Down in Texas, in a large, overcrowded city by the name of Austin, there is a person who spends the day tossing rocks at cars on Interstate 35. Perhaps it’s jealousy of expensive Teslas, or perhaps to eliminate some traffic. Either way, the police finally found a suspect linked to nearly 100 rock-throwing incidents.
The suspect, Patrick Eugene Johnson, is familiar to the Austin police. According to local station KXAN, he’s a felon and a suspected sexual predator. Members of the police force reportedly described Johnson as “well known” to them and said he could be responsible for most of the incidents, which total to about 90 since the rock throwing began in 2014. On Thursday, police charged Johnson with aggravated assault with a deadly weapon.
For reference on just how large of an issue the rock throwing is in Austin, here’s a news report from over a year ago about the “softball-sized rocks” tossed at cars traveling down the interstate:
Johnson—also convicted for theft, misdemeanor possession of a controlled substance and tampering with a government record in the past—is a frequent flier at the Austin City Council meetings and calls the police on other people regularly, per KXAN.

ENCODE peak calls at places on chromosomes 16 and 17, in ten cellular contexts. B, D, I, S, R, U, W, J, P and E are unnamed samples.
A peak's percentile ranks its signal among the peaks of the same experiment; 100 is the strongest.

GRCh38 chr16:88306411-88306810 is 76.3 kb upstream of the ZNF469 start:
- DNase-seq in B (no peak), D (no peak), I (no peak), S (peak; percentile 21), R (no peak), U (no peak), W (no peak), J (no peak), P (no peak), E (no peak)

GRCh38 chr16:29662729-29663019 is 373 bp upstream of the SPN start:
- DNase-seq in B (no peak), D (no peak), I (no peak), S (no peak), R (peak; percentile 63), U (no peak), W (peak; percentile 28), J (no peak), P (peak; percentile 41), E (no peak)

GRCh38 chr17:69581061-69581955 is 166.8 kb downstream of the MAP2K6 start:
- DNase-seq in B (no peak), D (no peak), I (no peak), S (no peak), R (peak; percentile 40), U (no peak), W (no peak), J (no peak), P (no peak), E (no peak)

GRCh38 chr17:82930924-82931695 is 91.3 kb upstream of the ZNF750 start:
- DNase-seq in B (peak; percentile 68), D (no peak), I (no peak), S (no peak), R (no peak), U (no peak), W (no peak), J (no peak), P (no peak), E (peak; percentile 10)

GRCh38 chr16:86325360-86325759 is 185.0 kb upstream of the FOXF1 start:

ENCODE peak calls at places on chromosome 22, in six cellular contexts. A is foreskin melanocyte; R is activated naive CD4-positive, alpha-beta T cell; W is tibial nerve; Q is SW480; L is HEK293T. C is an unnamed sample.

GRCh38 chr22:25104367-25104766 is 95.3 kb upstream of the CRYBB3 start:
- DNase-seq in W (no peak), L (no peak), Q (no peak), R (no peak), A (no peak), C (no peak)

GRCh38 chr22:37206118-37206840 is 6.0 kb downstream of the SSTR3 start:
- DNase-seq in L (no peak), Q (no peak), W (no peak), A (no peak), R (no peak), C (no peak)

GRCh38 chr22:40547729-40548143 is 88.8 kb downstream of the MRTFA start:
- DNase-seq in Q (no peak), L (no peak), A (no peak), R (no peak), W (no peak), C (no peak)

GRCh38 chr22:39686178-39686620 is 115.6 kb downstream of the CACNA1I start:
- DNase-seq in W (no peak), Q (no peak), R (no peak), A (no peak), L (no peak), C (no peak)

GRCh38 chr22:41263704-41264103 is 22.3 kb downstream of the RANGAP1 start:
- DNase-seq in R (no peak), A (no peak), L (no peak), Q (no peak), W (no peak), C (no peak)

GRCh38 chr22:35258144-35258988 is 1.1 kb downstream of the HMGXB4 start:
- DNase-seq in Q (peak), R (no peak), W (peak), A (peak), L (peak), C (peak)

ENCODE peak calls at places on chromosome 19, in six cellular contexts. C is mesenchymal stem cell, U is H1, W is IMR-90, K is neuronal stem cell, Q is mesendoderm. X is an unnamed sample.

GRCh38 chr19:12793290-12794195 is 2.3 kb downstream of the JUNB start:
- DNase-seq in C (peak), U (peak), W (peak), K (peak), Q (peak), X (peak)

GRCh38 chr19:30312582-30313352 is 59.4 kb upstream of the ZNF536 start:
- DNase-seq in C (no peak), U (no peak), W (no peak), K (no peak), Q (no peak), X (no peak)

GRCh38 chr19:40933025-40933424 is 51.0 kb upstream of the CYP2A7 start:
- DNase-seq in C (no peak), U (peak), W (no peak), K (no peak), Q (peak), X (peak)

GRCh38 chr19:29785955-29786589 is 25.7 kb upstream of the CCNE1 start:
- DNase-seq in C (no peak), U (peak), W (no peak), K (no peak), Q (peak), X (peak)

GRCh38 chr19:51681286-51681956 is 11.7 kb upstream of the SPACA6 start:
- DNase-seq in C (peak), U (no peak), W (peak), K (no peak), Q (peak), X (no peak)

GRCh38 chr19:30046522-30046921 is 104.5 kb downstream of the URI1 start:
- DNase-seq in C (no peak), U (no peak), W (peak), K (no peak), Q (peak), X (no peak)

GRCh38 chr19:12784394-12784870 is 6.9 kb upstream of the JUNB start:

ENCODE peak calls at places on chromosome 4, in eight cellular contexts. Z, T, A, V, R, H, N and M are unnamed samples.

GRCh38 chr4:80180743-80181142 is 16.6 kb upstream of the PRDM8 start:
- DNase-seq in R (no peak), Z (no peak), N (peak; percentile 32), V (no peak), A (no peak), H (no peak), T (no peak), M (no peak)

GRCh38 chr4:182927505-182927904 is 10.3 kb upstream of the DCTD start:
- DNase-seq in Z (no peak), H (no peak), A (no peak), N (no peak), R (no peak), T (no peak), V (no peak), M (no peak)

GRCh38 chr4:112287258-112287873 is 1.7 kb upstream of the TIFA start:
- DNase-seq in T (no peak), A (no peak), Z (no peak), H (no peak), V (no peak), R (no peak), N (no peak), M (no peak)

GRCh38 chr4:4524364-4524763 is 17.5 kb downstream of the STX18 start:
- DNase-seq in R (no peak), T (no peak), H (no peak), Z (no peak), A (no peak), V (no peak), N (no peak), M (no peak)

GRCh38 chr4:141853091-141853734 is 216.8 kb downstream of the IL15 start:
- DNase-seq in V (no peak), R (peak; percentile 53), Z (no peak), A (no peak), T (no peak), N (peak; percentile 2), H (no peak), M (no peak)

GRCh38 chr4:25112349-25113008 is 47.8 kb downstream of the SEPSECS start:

He’s big on acting as a watchdog for the towing industry, too. From KXAN:
Often Johnson has spoken about issues in the towing industry. He founded a website (not a business or non-profit, according to public records searched by KXAN), under the name Texas Towing Compliance. The website claims to be the “definitive authority on towing law in the state of Texas.”
“His passion would boil over to anger. He would get very agitated when he was talking, and if he didn’t feel like people were listening to him or he wasn’t getting his point across, he would raise his voice,” Farris remembers. “That automatically sends up red flags to you.”
Johnson also called the media on a regular basis in order to inform reporters about situations around the city. Here’s a quote from one of his city council appearances from 2007, from KXAN:
“I probably call 911 more than the average citizen does, reporting anything from drunk drivers, stranded citizens, stranded motorists, road hazards, collisions, crime in progress, and I got to where I know a lot of those call takers,” Johnson said. “They know my voice. I know their voice. They can be rest assured whenever I call they’re going to get the exact location because a lot of times when someone is broke down on the highway or they’re … a collision they don’t have the foggiest idea where they’re at, and the sole reason is for EMS to get the necessary help to the people that need our help.”
That’s odd coming from a guy who allegedly tosses rocks at those motorists, a practice that occasionally warrants trips to the hospital. It’s dangerous hobby, especially for a suspect who’s said he wants to get “help to the people.”